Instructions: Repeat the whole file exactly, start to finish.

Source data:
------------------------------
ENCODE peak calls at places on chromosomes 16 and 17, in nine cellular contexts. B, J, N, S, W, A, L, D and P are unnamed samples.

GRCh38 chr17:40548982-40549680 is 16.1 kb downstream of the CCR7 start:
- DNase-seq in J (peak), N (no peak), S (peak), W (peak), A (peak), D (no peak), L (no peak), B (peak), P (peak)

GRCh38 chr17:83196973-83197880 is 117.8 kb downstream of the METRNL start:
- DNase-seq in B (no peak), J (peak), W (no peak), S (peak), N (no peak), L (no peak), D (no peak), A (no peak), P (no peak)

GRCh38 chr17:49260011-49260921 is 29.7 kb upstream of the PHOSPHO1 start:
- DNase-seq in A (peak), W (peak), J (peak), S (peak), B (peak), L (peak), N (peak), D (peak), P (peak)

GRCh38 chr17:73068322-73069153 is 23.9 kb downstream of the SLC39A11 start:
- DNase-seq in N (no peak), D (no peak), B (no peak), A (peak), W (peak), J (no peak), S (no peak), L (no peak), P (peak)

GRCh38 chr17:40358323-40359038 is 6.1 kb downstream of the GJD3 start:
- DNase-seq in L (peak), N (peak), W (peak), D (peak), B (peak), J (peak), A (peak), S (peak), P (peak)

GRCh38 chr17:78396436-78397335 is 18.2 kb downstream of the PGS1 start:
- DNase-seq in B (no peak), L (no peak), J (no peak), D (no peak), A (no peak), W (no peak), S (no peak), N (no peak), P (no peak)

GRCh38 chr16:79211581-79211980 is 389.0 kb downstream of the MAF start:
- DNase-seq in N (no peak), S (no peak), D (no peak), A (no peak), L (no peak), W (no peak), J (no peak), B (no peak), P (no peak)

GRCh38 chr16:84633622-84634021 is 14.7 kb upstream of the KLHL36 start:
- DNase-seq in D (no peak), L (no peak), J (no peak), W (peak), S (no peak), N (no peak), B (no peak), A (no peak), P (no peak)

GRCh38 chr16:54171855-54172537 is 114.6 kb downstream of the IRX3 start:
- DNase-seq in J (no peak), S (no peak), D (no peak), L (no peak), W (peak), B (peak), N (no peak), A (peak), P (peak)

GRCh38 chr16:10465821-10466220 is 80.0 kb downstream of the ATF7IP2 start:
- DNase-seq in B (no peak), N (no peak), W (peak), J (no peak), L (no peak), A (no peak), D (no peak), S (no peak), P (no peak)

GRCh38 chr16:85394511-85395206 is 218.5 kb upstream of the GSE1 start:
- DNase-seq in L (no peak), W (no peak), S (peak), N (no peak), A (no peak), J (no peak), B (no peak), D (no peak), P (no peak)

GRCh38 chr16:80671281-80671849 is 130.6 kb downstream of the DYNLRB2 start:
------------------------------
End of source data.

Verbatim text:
ENCODE peak calls at places on chromosomes 16 and 17, in nine cellular contexts. B, J, N, S, W, A, L, D and P are unnamed samples.

GRCh38 chr17:40548982-40549680 is 16.1 kb downstream of the CCR7 start:
- DNase-seq in J (peak), N (no peak), S (peak), W (peak), A (peak), D (no peak), L (no peak), B (peak), P (peak)

GRCh38 chr17:83196973-83197880 is 117.8 kb downstream of the METRNL start:
- DNase-seq in B (no peak), J (peak), W (no peak), S (peak), N (no peak), L (no peak), D (no peak), A (no peak), P (no peak)

GRCh38 chr17:49260011-49260921 is 29.7 kb upstream of the PHOSPHO1 start:
- DNase-seq in A (peak), W (peak), J (peak), S (peak), B (peak), L (peak), N (peak), D (peak), P (peak)

GRCh38 chr17:73068322-73069153 is 23.9 kb downstream of the SLC39A11 start:
- DNase-seq in N (no peak), D (no peak), B (no peak), A (peak), W (peak), J (no peak), S (no peak), L (no peak), P (peak)

GRCh38 chr17:40358323-40359038 is 6.1 kb downstream of the GJD3 start:
- DNase-seq in L (peak), N (peak), W (peak), D (peak), B (peak), J (peak), A (peak), S (peak), P (peak)

GRCh38 chr17:78396436-78397335 is 18.2 kb downstream of the PGS1 start:
- DNase-seq in B (no peak), L (no peak), J (no peak), D (no peak), A (no peak), W (no peak), S (no peak), N (no peak), P (no peak)

GRCh38 chr16:79211581-79211980 is 389.0 kb downstream of the MAF start:
- DNase-seq in N (no peak), S (no peak), D (no peak), A (no peak), L (no peak), W (no peak), J (no peak), B (no peak), P (no peak)

GRCh38 chr16:84633622-84634021 is 14.7 kb upstream of the KLHL36 start:
- DNase-seq in D (no peak), L (no peak), J (no peak), W (peak), S (no peak), N (no peak), B (no peak), A (no peak), P (no peak)

GRCh38 chr16:54171855-54172537 is 114.6 kb downstream of the IRX3 start:
- DNase-seq in J (no peak), S (no peak), D (no peak), L (no peak), W (peak), B (peak), N (no peak), A (peak), P (peak)

GRCh38 chr16:10465821-10466220 is 80.0 kb downstream of the ATF7IP2 start:
- DNase-seq in B (no peak), N (no peak), W (peak), J (no peak), L (no peak), A (no peak), D (no peak), S (no peak), P (no peak)

GRCh38 chr16:85394511-85395206 is 218.5 kb upstream of the GSE1 start:
- DNase-seq in L (no peak), W (no peak), S (peak), N (no peak), A (no peak), J (no peak), B (no peak), D (no peak), P (no peak)

GRCh38 chr16:80671281-80671849 is 130.6 kb downstream of the DYNLRB2 start: